According to a recent survey conducted by the University of Melbourne and the Australian Institute of Management, organisations that build a systematic innovation capability have a competitive advantage over those that do not.
As Tony Gleeson, CEO of the Victorian and Tasmanian arms of the Australian Institute of Management, highlighted: “We found that firms with proven innovation performance were three times more likely to have higher revenue growth, profitability and productivity. Such firms were also three times more likely to report higher levels of cashflow, cost advantages and long-term competitive advantage.”
So far no great surprises here, as this finding backs up other research studies. However, what I did find interesting was the source of ideas for innovation.
The research among Australian managers suggested that ideas come from a range of sources including: employees, business partners, customers, internal R&D, consultants, associations and trade shows, and internal sales and service units.
In particular, the difference between the top 25% of organisations and the bottom 25% was revealing. For example, the top 25% were almost eight times more likely to tap into ideas from employees than the bottom 25%.
In my research I have found this again and again. Innovative companies have systematic ways of harnessing the ideas of all employees. And these schemes go way beyond the historic employee suggestion schemes.
Here are some suggestions to enhance the ideas of your employees:
- Leaders should actively encourage employees to contribute their ideas.
- This should include all employees, so that ideas don’t just come from specific departments.
- Provide a focus for the ideas. In other words, it is better to say that you are looking for some new product ideas aimed at the kids’ market that can be tested within the next few months rather than asking for any type of idea. This provides some guidelines for employees and dramatically increases the chances of any ideas being approved.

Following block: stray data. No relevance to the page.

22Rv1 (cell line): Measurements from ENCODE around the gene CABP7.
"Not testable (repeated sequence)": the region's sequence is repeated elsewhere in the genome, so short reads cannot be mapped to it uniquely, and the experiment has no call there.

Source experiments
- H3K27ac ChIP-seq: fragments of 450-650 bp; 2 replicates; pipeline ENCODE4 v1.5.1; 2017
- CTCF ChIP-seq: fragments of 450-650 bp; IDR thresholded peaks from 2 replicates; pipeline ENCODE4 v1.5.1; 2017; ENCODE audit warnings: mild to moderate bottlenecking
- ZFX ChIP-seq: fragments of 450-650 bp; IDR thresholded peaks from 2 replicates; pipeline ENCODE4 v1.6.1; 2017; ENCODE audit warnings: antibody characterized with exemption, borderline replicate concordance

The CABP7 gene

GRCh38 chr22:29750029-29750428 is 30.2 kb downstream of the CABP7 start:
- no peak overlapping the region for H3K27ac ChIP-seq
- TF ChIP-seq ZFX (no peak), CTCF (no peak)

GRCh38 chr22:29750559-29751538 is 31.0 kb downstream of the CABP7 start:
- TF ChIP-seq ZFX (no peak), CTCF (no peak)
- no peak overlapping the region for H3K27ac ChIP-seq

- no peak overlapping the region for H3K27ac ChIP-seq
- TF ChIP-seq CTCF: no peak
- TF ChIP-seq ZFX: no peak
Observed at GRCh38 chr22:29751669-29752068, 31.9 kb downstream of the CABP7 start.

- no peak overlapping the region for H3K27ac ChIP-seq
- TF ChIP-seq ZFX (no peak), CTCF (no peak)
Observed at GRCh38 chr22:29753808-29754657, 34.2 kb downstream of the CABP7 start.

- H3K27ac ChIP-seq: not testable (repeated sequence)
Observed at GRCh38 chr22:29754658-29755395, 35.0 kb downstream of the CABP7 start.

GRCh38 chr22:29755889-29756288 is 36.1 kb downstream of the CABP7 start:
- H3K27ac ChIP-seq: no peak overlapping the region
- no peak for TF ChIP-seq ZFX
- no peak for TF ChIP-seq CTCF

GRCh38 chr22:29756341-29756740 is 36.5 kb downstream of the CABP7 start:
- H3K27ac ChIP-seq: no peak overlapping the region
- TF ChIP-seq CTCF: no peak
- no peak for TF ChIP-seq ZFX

- Make the evaluation criteria explicit. This is important so that all employees know exactly how their ideas will be evaluated. This means that employees can self-evaluate their ideas so that the ones they decide to submit are of a higher quality.
- Make the feedback timely. There is nothing worse than someone submitting an idea and not receiving any feedback for months and months. This is insulting and may discourage employees from submitting future ideas.
- The feedback itself should be part of a learning experience. Sometimes employees contribute unusual ideas. Rather than dismissing these outright the savvy leader should use this as an opportunity to give some relevant and personal feedback so that the experience is a positive one.
- Recognise and promote the best ideas and also the employees who contribute the most ideas. In this way you can encourage others to participate and contribute their ideas.
- And lastly, run an employee Blitz program every month, where a number of different problems are tackled in one hour or so. Employees that volunteer for the program will enjoy the creativity, energy and fun of learning how to Blitz with their colleagues. And will be surprised at what they can accomplish in such a short space of time.
Leaders want more innovation so it makes perfect sense to try and encourage greater contribution from all employees. After all, employees have a vested interest in the success of the organisation and know better than anyone what needs to be done.